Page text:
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PewDiePie and those who did nothing wrong, here we go again

pewdiepie

Update (09/12/17): Kjellberg has released an apology video for saying a racial slur during a PlayerUnknown’s Battlegrounds stream. In the video, he says:

It was something that I said in the heat of the moment. I said the worst word I could possibly think of, and it just sort of slipped out. I’m not going to make any excuses for why it did, because there are no excuses for it. I’m disappointed in myself, because it seems like I’ve learned nothing from all these past controversies. And it’s not that I think I can say or do whatever I want and get away with it. I’m just an idiot. But that doesn’t make what I said, or how I said it, OK.

In other words, It “slipped out” because you’re an idiot who gets racist when he gets excited. So you’re a racist idiot then. Got it.

Original Post:

Well-known Youtuber Pewdiepie is in hot water once again following the use of the “N” word on a live stream. The clip of Felix Kjellberg shows him using the word during the stream and he quickly realised what he had said adding, “I don’t mean that in a bad way.”

This is not the first time he’s got himself into hot water. He was dropped by Disney following a stunt which involved him paying two people to hold up a sign which read “Death to all Jews”. He was also suspended from Twitter for a reference to terrorist group ISIS.

I won’t go deeply into the defenses for behavior like this. Because I think it’s indefensible. If someone makes this mistake once and genuinely tries to correct after being called out, OK they’re doing better and could be forgiven. But with a proven track record for being reprehensible that keeps getting reinforced, one has to wonder where the line is for these kinds of antics. And one also has to ask, why do marketers and advertisers continue to pump money into a system that perpetuates toxicity?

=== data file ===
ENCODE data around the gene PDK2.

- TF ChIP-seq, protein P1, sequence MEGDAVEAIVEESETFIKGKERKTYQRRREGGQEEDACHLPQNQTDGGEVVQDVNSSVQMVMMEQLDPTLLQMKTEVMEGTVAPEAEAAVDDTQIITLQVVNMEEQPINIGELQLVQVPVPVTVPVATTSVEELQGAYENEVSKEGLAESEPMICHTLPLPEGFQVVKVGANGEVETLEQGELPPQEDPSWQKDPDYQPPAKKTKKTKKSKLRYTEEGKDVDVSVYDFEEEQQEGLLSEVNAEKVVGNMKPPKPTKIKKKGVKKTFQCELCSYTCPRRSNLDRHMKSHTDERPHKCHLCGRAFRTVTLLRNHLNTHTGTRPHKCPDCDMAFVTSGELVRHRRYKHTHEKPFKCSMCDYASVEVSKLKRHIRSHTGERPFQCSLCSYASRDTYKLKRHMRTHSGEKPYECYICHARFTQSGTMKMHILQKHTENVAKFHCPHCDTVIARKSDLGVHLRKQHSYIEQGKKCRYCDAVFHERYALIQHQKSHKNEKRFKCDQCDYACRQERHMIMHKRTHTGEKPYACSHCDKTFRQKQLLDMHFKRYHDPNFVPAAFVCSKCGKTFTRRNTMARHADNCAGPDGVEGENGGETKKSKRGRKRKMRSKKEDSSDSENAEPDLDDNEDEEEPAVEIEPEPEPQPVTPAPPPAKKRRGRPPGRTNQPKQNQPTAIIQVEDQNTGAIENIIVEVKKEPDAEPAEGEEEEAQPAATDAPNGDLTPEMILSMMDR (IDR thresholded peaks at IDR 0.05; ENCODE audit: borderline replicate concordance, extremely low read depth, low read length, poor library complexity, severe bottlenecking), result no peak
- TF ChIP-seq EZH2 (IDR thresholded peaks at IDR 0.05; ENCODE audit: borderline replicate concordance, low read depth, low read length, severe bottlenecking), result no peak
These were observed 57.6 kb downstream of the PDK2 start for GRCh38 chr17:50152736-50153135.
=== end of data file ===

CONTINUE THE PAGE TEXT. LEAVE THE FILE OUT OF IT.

One thing that is equally irritating about this is the sycophantic reaction of the fanbases of these influencers during scandals. And this time is no different. Defenders of Pewdiepie will latch onto any shallow excuse to try and exonerate him in their own minds, and ignore or decry those calling him out. This song and dance happens every time, and boy is it tiresome to watch.

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This morning the backlash intensified with co-founder of game dev Campo Santo Sean Vanaman (Firewatch) posting the following tweets.

Yes Sean, you are complicit in the rise of this behavior, as is every company who pumps money into those like PewDiePie or other influencers of questionable moral fiber. Like those who promoted gambling to their audiences and got off scot free, for now. Although the way I see it, that’s quickly going to change.

I feel the need to point out that weaponizing the DMCA system like this is pretty shaky. Developers have been dragged through the mud for trying to silence personalities before, and judging by the reaction to these tweets, it’s happening here too. Although the broader implications of this kind of actions is vital to discuss.

With so few precedents set for how Youtubers, and by extension Google, have to behave legally, we’ve left the door wide open for behavior like that of CSGO Lotto and Pewdiepie. Now to be clear, I’m not expecting hate speech laws to be brought into a legal battle with Google or specific Youtubers; the sheer volume of toxic content on Youtube would see a huge backlash from that, and it’s likely too much to ask that Youtube clean up its act entirely.

What is more likely to happen is a further shrinking of ad revenue on Youtube, and the potential for new regulation regarding disclosure and representation on social media. I can’t say when, but I won’t be surprised when it does finally happen. And it will affect everyone, not just Pewdiepie.

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